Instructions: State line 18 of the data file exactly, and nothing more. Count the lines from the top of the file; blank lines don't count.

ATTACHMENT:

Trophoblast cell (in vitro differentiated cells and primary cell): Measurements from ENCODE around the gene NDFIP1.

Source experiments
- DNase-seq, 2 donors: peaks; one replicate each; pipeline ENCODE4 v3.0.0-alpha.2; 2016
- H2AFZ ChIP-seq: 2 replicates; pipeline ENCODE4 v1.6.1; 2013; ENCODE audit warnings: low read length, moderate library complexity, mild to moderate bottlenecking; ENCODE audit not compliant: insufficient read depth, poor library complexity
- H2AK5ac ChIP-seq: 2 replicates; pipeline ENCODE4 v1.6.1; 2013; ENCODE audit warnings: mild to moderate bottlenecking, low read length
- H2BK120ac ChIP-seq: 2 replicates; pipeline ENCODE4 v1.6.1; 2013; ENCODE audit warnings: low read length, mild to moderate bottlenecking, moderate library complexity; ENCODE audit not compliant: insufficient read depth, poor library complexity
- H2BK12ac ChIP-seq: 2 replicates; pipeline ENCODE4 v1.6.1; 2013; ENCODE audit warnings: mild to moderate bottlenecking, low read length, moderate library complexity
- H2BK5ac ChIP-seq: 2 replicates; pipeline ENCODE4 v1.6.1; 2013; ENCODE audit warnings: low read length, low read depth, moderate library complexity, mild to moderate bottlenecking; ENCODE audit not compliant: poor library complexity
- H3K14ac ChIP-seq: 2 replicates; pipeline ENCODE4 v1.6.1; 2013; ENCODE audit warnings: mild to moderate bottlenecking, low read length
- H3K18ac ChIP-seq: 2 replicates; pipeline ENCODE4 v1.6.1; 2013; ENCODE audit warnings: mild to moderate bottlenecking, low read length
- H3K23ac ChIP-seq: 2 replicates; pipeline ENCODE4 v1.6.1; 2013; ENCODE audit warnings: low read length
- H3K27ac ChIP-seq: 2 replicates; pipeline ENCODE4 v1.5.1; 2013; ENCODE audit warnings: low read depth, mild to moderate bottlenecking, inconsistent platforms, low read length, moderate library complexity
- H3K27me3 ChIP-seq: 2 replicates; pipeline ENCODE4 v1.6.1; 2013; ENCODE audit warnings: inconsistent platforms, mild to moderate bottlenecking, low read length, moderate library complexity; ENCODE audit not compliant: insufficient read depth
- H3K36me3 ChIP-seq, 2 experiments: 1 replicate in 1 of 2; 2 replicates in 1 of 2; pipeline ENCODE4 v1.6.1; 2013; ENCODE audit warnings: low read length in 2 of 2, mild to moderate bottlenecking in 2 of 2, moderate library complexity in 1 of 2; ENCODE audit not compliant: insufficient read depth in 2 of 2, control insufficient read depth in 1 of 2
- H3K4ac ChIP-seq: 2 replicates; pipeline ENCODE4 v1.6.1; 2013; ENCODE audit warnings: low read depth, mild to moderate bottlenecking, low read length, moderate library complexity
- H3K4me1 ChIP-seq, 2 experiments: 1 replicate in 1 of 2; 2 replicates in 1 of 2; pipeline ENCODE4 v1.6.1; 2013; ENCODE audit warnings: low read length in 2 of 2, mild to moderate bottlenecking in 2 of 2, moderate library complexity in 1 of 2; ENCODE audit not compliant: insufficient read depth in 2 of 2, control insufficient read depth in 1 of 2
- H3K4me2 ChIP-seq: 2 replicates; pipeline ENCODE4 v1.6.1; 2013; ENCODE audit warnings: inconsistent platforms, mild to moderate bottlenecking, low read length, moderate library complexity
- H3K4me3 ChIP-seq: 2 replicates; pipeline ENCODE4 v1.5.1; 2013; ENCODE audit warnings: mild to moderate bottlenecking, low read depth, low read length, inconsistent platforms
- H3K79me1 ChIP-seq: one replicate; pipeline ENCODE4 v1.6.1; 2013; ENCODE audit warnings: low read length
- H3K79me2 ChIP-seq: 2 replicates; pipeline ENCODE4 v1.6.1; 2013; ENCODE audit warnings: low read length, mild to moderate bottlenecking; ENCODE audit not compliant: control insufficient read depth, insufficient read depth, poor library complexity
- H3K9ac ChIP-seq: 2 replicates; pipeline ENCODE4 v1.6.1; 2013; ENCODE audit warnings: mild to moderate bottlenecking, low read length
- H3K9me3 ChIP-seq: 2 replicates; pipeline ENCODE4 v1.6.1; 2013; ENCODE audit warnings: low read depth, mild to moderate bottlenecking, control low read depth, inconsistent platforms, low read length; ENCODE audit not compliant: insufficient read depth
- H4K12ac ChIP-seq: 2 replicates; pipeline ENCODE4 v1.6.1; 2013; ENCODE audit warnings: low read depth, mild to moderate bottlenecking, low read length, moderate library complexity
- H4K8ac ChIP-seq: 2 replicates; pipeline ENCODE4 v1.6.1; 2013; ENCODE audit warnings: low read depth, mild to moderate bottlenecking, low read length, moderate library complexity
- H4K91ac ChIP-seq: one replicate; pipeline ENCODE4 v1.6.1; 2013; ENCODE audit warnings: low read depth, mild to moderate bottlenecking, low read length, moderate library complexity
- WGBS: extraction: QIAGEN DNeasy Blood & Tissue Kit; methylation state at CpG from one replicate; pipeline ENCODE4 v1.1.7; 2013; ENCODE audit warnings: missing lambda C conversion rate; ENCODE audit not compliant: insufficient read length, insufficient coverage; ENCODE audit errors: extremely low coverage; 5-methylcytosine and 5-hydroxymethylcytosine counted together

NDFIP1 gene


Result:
- H3K4me3 ChIP-seq: 2 replicates; pipeline ENCODE4 v1.5.1; 2013; ENCODE audit warnings: mild to moderate bottlenecking, low read depth, low read length, inconsistent platforms